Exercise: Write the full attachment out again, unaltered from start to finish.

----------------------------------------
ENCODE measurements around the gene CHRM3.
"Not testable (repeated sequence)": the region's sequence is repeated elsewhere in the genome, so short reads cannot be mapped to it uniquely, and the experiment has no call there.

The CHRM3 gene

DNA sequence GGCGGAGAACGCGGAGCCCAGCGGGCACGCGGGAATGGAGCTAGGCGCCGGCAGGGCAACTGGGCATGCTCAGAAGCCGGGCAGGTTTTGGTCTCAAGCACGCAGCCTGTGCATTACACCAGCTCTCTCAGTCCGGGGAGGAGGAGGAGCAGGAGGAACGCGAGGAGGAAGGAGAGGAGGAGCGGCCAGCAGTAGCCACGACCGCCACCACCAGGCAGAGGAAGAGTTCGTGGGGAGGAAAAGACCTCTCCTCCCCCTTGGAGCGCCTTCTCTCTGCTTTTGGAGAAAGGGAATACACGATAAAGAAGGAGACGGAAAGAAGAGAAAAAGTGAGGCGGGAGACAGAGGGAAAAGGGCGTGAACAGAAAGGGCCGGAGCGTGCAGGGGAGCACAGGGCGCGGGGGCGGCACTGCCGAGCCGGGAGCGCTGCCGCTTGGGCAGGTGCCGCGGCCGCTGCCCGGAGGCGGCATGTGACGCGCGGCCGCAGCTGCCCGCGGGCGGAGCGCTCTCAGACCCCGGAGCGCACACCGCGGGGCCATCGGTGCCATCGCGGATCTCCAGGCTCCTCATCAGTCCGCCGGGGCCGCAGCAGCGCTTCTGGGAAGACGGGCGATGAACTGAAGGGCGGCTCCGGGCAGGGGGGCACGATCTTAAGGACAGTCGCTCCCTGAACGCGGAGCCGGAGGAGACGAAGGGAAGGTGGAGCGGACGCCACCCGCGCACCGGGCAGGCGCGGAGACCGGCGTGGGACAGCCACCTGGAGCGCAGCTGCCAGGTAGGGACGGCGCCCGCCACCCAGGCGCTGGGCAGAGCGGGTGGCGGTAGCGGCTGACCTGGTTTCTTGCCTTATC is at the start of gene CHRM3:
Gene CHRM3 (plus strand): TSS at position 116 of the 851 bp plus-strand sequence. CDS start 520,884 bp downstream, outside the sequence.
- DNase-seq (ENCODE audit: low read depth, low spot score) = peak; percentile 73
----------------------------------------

ENCODE measurements around the gene CHRM3.
"Not testable (repeated sequence)": the region's sequence is repeated elsewhere in the genome, so short reads cannot be mapped to it uniquely, and the experiment has no call there.

The CHRM3 gene

DNA sequence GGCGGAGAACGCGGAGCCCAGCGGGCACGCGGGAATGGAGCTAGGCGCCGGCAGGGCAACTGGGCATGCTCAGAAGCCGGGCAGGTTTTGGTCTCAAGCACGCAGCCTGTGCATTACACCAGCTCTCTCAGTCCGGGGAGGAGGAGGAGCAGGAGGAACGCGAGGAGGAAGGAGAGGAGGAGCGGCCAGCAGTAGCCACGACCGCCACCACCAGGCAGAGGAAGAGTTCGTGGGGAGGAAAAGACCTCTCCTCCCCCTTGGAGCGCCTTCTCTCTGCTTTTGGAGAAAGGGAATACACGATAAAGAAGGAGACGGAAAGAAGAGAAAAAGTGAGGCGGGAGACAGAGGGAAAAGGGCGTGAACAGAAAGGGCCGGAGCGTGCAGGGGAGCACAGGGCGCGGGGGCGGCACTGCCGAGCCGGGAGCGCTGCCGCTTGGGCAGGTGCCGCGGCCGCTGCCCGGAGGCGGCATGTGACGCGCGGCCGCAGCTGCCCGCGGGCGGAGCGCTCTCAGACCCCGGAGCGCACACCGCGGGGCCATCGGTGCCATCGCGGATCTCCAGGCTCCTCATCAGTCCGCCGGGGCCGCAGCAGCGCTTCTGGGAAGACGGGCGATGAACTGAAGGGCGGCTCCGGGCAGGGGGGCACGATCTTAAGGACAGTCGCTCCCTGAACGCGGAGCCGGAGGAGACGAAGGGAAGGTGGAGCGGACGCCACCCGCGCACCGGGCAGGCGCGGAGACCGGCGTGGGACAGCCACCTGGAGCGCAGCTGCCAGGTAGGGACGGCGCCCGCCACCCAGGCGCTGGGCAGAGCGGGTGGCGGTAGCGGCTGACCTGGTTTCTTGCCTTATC is at the start of gene CHRM3:
Gene CHRM3 (plus strand): TSS at position 116 of the 851 bp plus-strand sequence. CDS start 520,884 bp downstream, outside the sequence.
- DNase-seq (ENCODE audit: low read depth, low spot score) = peak; percentile 73